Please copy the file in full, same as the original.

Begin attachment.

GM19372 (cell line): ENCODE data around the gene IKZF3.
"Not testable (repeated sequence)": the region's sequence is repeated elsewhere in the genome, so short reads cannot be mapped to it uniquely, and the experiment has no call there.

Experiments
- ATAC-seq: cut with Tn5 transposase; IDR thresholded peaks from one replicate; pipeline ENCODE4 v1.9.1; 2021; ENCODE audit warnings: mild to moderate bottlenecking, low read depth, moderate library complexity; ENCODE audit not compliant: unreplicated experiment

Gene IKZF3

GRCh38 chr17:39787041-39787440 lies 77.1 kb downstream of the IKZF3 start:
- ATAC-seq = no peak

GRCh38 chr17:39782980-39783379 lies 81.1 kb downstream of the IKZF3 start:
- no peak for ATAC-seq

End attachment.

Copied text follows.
GM19372 (cell line): ENCODE data around the gene IKZF3.
"Not testable (repeated sequence)": the region's sequence is repeated elsewhere in the genome, so short reads cannot be mapped to it uniquely, and the experiment has no call there.

Experiments
- ATAC-seq: cut with Tn5 transposase; IDR thresholded peaks from one replicate; pipeline ENCODE4 v1.9.1; 2021; ENCODE audit warnings: mild to moderate bottlenecking, low read depth, moderate library complexity; ENCODE audit not compliant: unreplicated experiment

Gene IKZF3

GRCh38 chr17:39787041-39787440 lies 77.1 kb downstream of the IKZF3 start:
- ATAC-seq = no peak

GRCh38 chr17:39782980-39783379 lies 81.1 kb downstream of the IKZF3 start:
- no peak for ATAC-seq